Airbus : Appropriate response

The web and social media response to the Germanwings tragedy shows the aerospace industry has got its act together.

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The feature

When Germanwings flight 9525 crashed on 24 March, Airbus put a short statement in an overlay panel on the home page, linking through to a statement in the press section.

Before that the @airbus Twitter feed put out a series of messages. At 11.12am a pair saying ‘We are aware of media reports’ and ‘We will provide further information as soon as possible’ was posted, followed at 11.49am by two confirming there had been accident. At 2.21pm a link to a statement on the site was sent out. Two days later a triple tweet expressing sympathy was put up. There was then a hiatus before normal tweets, mainly about new customers and deliveries, resumed.

Comments attached to the early posts included several with speculation about the causes, or were frivolous.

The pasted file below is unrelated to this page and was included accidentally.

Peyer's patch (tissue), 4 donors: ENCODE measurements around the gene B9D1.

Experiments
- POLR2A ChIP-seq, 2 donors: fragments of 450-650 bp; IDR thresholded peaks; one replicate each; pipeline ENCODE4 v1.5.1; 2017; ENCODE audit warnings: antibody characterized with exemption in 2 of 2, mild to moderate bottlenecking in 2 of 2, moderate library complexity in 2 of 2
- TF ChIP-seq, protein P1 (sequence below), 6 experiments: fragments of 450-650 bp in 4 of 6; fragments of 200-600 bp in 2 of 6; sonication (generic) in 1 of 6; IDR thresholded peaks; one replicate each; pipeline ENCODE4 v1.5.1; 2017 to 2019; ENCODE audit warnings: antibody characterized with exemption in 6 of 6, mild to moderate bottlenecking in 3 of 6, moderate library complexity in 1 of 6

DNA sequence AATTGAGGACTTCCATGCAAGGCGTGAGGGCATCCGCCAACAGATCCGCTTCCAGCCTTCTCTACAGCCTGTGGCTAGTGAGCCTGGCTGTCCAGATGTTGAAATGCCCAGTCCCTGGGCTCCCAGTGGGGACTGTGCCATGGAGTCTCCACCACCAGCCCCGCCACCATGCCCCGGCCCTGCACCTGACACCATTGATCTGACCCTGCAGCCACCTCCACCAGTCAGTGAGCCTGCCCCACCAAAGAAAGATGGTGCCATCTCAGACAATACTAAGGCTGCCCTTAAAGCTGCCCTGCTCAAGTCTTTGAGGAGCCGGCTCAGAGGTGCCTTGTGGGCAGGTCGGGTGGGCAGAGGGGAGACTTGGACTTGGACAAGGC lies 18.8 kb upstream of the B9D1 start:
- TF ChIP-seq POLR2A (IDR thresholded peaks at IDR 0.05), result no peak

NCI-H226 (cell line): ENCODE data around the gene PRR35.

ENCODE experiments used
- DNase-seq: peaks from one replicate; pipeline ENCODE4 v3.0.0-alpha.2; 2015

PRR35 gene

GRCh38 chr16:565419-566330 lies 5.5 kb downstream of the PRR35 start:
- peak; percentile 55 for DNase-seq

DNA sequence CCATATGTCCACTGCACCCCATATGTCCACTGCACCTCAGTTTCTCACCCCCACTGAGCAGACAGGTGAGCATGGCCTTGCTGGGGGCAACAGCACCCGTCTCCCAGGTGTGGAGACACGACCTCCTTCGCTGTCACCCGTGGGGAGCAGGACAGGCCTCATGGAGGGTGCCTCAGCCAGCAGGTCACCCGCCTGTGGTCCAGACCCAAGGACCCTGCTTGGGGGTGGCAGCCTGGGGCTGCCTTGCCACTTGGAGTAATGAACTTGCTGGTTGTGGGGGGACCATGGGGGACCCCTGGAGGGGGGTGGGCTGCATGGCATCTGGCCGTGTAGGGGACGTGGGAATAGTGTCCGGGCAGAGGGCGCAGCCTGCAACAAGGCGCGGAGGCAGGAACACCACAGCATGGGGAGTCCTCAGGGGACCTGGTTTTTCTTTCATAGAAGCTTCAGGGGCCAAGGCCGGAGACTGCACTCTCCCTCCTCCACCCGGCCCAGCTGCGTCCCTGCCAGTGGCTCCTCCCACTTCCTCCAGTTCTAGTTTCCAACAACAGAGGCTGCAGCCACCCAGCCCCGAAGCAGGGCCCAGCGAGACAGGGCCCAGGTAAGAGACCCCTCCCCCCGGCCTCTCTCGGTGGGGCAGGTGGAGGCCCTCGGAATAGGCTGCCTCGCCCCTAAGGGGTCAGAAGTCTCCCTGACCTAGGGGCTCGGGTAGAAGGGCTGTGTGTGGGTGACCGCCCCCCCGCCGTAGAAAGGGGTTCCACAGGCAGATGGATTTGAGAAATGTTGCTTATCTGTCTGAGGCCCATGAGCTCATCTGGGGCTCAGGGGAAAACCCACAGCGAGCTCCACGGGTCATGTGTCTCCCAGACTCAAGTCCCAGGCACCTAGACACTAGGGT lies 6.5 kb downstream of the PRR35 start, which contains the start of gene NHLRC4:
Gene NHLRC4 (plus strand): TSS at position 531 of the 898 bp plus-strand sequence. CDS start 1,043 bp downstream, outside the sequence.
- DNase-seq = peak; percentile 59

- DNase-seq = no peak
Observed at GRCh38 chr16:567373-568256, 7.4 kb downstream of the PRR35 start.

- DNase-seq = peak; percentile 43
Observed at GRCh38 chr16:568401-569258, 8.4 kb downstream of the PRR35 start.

The takeaway

How fast things have changed. When a piece of engine cowling fell off a Qantas A380 in November 2010, the first the airline’s CEO knew about it was when the share price started falling. But Twitter followers knew about it, because pictures had been tweeted around the world. Airbus, the manufacturer, was also caught flatfooted, and two years later industry managers told us they still had little idea how to react.

But Airbus’s response in March (which was more than matched by Lufthansa’s) followed a prepared plan. As soon as it knew there was a problem it tweeted ‘We’re trying to find out more’ then ‘We know this has happened’, followed by ‘Here’s a statement on our site’. Had it not done that, Twitter would have been crammed with a mass of ill-informed speculation. There was still a lot (see the early comments if you want examples), but most people said ‘OK, we’ll wait’, and let it keep some sort of control over the flow of information. It then waited before switching back to its usual upbeat tone; appropriate.

It sounds simple, but it needs clear processes to be put in place, and also effort put into building a decent followership to spread the word fast when it needed. The evidence is that the aerospace industry has been shocked into getting things right. The same is not, we suspect, true of sectors that have yet to be startled by the scary power of social media.
First published 08 April, 2015
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